Generic competition, charges cut Merck Q4 profit

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By LINDA A. JOHNSON, Associated Press

Merck & Co.'s fourth-quarter profit fell 7 percent because of hits from generic competition and one-time charges, and the company pushed back plans for seeking approval of a key experimental osteoporosis drug.

The quarterly results beat Wall Street expectations, but Merck shares fell Friday as investors learned the company is reviewing safety and efficacy data from a crucial late-stage patient test of odanacatib, the osteoporosis drug.

During a morning conference call with analysts, Merck executives said that instead of applying for approval of odanacatib in the first half of this year, the company won't do so until 2014. That will allow Merck time to finish an extension of an odanacatib study that includes about 8,200 women, so that Merck can also submit those longer-term results to regulators — apparently a strategy to improve chances the drug will be approved.

"Whenever investors see a delay, and especially an unexpected delay, the instinct is to assume the worst, or at least assume a negative," which led to the stock drop, said analyst Les Funtleyder, health care strategist at private equity fund Poliwogg.

Merck shares closed down $1.42, or 3.3 percent, to $41.83.

The world's third-biggest drugmaker by revenue said net income was $1.4 billion, or 46 cents per share, down from $1.51 billion, or 49 cents per share, a year earlier.

Excluding one-time restructuring and acquisition charges totaling $1.14 billion, net income was $2.54 billion, or 83 cents per share, 2 cents more than analysts polled by research provider FactSet were expecting.

The maker of Januvia and other diabetes pills says revenue totaled $11.74 billion, down 5 percent from 2011's fourth quarter. Analysts expected $11.47 billion.

The sales drop was due to generic competition for asthma and allergy drug Singulair, which had brought Merck about $5.5 billion in annual sales until its U.S. patent expired in August, as well as for blood pressure medicines Cozaar and Hyzaar.

"Merck did have a very strong fourth quarter and a good year overall," CEO Kenneth Frazier told the analysts.

He said that despite the generic competition, the company expected to keep revenue this year at about the same level as last year's $47.27 billion.

Analysts on the conference call repeatedly asked exactly why Merck was changing its plans for odanacatib, and whether the data showed a serious risk that could block approval of the drug, which is viewed as a potential blockbuster. Company executives declined to give details.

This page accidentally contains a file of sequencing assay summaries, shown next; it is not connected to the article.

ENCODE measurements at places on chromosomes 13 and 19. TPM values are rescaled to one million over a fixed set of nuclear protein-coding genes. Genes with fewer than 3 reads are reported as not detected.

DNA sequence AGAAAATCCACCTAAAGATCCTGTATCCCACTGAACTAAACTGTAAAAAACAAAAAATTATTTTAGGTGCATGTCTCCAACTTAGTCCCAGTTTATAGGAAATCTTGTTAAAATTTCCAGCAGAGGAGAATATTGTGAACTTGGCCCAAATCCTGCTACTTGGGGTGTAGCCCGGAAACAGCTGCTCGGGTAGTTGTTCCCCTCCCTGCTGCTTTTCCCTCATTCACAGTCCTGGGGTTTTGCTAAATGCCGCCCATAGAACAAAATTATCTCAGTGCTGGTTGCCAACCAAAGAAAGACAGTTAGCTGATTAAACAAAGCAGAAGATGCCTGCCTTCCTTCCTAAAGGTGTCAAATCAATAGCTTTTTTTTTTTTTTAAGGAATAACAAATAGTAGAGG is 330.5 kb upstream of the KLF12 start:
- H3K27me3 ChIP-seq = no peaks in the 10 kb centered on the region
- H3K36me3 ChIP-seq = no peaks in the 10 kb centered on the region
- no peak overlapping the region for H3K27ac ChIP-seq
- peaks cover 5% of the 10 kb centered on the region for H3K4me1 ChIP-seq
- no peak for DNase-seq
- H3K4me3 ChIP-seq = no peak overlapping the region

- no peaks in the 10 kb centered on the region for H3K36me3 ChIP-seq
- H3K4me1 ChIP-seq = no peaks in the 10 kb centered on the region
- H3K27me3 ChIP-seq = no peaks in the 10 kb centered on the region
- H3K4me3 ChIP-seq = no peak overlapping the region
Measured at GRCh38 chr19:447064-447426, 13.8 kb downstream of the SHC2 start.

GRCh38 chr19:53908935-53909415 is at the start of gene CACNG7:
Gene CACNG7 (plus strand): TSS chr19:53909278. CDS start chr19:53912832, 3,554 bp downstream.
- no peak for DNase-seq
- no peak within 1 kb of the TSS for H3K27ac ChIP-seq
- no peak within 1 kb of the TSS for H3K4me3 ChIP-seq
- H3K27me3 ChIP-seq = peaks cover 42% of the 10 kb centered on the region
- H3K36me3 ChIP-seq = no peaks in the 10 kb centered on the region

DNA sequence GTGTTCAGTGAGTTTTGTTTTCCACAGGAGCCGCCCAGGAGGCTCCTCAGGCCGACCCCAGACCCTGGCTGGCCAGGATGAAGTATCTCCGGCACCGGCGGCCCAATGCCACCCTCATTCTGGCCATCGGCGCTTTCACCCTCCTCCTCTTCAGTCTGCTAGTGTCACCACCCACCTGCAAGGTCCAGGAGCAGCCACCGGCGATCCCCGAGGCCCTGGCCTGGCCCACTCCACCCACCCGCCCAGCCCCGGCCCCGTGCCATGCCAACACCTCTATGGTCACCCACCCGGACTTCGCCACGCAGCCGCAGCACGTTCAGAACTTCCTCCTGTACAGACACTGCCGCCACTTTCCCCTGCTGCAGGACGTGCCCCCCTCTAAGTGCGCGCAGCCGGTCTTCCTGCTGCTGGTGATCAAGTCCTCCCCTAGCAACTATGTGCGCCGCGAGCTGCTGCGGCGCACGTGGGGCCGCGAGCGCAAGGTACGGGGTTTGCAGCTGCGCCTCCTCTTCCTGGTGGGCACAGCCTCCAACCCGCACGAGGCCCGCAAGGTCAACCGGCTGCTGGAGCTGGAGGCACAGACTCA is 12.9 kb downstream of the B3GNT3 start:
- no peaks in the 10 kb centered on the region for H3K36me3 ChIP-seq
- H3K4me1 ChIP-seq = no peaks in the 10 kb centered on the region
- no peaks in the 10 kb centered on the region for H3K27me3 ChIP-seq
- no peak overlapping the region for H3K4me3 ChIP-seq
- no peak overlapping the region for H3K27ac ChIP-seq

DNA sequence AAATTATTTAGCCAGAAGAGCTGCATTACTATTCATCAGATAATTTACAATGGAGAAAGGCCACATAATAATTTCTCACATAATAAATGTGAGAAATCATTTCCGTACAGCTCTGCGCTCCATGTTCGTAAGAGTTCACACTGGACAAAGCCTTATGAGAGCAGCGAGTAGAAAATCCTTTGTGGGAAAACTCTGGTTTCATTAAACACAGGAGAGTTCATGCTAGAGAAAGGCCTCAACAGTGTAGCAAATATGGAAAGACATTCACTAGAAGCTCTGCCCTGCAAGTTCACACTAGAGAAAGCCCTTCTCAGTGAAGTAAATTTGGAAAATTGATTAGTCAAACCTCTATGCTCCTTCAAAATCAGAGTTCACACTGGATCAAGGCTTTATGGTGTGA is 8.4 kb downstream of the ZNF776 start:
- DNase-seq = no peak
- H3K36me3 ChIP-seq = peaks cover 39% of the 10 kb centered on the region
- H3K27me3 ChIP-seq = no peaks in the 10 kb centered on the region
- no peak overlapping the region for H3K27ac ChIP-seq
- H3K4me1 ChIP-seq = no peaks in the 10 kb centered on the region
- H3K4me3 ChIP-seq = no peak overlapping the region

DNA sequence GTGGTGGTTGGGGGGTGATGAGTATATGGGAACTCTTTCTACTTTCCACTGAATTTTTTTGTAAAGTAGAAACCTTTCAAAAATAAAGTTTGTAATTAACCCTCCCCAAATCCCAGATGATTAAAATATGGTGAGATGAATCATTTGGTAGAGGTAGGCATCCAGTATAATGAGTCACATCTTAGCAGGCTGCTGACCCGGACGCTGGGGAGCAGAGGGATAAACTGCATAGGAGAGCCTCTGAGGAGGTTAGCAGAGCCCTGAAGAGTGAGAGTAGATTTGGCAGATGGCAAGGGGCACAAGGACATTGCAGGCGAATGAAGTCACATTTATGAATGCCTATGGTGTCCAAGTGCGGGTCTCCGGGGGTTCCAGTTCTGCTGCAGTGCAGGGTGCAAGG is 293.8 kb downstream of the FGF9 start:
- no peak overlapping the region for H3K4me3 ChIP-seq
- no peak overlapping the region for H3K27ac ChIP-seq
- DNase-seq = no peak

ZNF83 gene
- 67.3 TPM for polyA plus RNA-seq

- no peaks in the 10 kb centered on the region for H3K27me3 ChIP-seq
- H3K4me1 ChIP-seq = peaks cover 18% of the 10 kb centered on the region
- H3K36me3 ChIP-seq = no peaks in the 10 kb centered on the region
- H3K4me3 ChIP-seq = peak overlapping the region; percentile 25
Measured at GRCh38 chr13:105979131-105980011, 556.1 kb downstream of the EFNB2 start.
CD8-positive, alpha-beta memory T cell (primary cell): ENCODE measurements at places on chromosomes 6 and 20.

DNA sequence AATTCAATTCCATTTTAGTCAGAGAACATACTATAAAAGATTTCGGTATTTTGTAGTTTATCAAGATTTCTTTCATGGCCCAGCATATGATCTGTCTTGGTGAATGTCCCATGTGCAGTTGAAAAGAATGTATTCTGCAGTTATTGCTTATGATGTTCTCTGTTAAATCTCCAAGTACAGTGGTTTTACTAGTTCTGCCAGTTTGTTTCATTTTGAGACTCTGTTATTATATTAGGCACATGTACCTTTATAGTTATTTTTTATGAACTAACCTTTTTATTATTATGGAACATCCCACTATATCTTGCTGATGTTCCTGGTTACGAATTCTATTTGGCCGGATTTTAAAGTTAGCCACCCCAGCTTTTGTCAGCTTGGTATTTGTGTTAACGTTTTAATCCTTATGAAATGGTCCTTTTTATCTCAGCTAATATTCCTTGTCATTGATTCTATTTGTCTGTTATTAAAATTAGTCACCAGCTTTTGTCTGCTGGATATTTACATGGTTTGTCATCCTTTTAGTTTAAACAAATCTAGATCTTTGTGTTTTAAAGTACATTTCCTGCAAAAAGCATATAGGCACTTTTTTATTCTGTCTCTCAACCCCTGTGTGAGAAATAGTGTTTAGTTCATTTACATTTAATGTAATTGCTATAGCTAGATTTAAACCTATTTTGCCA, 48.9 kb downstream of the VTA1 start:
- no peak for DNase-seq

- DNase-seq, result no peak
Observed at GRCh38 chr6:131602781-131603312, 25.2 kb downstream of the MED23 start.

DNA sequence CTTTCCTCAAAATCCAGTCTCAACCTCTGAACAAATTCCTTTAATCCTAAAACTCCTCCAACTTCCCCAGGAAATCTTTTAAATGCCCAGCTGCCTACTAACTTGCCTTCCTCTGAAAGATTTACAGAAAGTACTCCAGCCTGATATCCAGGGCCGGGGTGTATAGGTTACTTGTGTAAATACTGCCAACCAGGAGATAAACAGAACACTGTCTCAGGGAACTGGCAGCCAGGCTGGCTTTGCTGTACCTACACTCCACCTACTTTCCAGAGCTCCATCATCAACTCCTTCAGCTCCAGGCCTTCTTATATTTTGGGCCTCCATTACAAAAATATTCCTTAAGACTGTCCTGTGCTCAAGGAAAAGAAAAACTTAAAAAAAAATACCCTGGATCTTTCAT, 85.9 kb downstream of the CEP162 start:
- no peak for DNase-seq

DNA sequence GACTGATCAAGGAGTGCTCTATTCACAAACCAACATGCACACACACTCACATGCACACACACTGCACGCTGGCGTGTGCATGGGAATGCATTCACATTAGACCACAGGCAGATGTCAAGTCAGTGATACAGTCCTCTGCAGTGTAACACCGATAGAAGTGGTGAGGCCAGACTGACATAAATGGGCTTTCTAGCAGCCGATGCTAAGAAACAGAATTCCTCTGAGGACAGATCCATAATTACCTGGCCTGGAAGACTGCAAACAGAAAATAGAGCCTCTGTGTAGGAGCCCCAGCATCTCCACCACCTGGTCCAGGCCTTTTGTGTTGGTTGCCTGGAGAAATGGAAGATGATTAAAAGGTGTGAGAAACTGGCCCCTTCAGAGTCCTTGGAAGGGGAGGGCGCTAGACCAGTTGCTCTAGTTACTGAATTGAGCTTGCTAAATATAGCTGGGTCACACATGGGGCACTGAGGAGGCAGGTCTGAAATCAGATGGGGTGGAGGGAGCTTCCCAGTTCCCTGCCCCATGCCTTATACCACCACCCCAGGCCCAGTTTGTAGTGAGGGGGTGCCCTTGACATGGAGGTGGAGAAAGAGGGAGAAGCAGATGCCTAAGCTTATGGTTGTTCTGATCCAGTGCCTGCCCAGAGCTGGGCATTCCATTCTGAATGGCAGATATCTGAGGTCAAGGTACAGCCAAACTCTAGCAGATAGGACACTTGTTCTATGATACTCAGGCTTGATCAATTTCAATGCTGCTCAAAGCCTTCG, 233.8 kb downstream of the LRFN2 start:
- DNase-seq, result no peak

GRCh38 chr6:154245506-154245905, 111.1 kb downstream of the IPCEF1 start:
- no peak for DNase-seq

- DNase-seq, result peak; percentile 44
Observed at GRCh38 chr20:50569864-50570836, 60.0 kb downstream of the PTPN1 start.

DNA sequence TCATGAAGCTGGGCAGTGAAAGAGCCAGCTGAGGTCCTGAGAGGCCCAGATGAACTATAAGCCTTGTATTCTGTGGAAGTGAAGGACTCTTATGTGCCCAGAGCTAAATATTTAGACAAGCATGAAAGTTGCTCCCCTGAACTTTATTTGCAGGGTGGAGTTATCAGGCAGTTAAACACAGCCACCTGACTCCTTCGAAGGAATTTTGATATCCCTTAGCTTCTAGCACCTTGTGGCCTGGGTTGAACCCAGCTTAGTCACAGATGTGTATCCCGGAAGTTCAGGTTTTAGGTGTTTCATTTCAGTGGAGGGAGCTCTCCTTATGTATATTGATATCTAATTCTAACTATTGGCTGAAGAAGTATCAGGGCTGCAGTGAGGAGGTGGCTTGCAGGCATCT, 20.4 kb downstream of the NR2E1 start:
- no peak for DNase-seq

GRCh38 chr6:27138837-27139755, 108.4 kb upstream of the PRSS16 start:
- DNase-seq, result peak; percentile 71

"We continue to believe in the potential of this drug to meet the unmet needs of people with osteoporosis," Frazier said.

He noted that most women with osteoporosis aren't being treated with medication, and about a quarter of patients find they can't tolerate side effects of osteoporosis drugs in an older class called bisphosphonates. Those side effects include heartburn, nausea, diarrhea and joint pain and swelling. Merck's Fosamax, which has had generic competition for four years, was the first drug in that class and had been the top seller.

Funtleyder, the analyst, said earlier data on the drug looked very good, and he's been expecting odanacatib would eventually generate around $1 billion in annual sales.

"They seemed to have a better mousetrap," he said of the drug.

Along with the weak global economy and government health programs in many countries trying to rein in spending, Merck has been hurt by generic rivals to Singulair, which had been its top seller. In the last quarter, Singulair's global sales nosedived 67 percent to $480 million.

That pulled down total prescription drug sales by 6 percent, to $10.09 billion. Most of Merck's other big drugs produced higher sales, led by the Januvia Type 2 diabetes drug, up 18 percent to $1.13 billion, and Janumet, a diabetes combo pill, up 17 percent to $452 million.

Cholesterol-lowering drug Zetia posted a 6 percent increase in sales to $676 million, and sales jumped 61 percent to $442 million for Gardasil a vaccine against sexually transmitted cancers.

Merck's smaller divisions saw increased sales, however. Veterinary medicine sales edged up 3 percent to $898 billion. Sales of consumer health products such as Dr. Scholl's foot care products climbed 9 percent to $395 million.

Merck, based in Whitehouse Station, N.J., forecast 2013 earnings per share of $3.60 to $3.70, excluding charges. Analysts were expecting $3.68 per share.

For the full year, Merck reported net income of $6.66 billion, or $2.16 per share, up from $6.27 billion, or $2.02 per share. But sales in 2012 dipped nearly 2 percent, to $47.27 billion.

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Linda A. Johnson can be followed at http://twitter.com/LindaJ_onPharma

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